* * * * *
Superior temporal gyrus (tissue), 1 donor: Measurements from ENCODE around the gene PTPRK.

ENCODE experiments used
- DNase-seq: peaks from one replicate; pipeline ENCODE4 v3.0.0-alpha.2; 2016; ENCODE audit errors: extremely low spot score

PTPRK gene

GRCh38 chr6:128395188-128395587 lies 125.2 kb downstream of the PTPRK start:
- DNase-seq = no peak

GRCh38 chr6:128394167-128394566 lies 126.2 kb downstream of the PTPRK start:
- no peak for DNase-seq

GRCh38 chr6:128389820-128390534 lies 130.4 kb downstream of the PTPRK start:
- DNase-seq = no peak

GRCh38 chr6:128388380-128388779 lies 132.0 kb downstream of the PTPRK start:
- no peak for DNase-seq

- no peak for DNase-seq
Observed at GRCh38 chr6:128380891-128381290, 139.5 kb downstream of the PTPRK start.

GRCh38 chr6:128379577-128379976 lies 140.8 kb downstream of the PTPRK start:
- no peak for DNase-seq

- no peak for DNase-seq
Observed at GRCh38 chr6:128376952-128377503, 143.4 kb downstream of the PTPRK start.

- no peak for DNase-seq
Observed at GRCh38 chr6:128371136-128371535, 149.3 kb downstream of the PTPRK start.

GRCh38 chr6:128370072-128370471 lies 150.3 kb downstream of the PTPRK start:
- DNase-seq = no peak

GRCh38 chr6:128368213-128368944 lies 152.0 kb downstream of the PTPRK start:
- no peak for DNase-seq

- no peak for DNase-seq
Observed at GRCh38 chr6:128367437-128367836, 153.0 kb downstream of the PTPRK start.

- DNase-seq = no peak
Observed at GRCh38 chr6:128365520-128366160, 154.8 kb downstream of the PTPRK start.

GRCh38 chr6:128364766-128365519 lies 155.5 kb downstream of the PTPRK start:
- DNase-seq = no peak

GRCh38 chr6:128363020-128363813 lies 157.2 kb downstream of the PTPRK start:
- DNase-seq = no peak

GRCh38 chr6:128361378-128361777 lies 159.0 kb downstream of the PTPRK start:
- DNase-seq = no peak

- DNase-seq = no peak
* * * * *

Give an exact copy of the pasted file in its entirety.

Superior temporal gyrus (tissue), 1 donor: Measurements from ENCODE around the gene PTPRK.

ENCODE experiments used
- DNase-seq: peaks from one replicate; pipeline ENCODE4 v3.0.0-alpha.2; 2016; ENCODE audit errors: extremely low spot score

PTPRK gene

GRCh38 chr6:128395188-128395587 lies 125.2 kb downstream of the PTPRK start:
- DNase-seq = no peak

GRCh38 chr6:128394167-128394566 lies 126.2 kb downstream of the PTPRK start:
- no peak for DNase-seq

GRCh38 chr6:128389820-128390534 lies 130.4 kb downstream of the PTPRK start:
- DNase-seq = no peak

GRCh38 chr6:128388380-128388779 lies 132.0 kb downstream of the PTPRK start:
- no peak for DNase-seq

- no peak for DNase-seq
Observed at GRCh38 chr6:128380891-128381290, 139.5 kb downstream of the PTPRK start.

GRCh38 chr6:128379577-128379976 lies 140.8 kb downstream of the PTPRK start:
- no peak for DNase-seq

- no peak for DNase-seq
Observed at GRCh38 chr6:128376952-128377503, 143.4 kb downstream of the PTPRK start.

- no peak for DNase-seq
Observed at GRCh38 chr6:128371136-128371535, 149.3 kb downstream of the PTPRK start.

GRCh38 chr6:128370072-128370471 lies 150.3 kb downstream of the PTPRK start:
- DNase-seq = no peak

GRCh38 chr6:128368213-128368944 lies 152.0 kb downstream of the PTPRK start:
- no peak for DNase-seq

- no peak for DNase-seq
Observed at GRCh38 chr6:128367437-128367836, 153.0 kb downstream of the PTPRK start.

- DNase-seq = no peak
Observed at GRCh38 chr6:128365520-128366160, 154.8 kb downstream of the PTPRK start.

GRCh38 chr6:128364766-128365519 lies 155.5 kb downstream of the PTPRK start:
- DNase-seq = no peak

GRCh38 chr6:128363020-128363813 lies 157.2 kb downstream of the PTPRK start:
- DNase-seq = no peak

GRCh38 chr6:128361378-128361777 lies 159.0 kb downstream of the PTPRK start:
- DNase-seq = no peak

- DNase-seq = no peak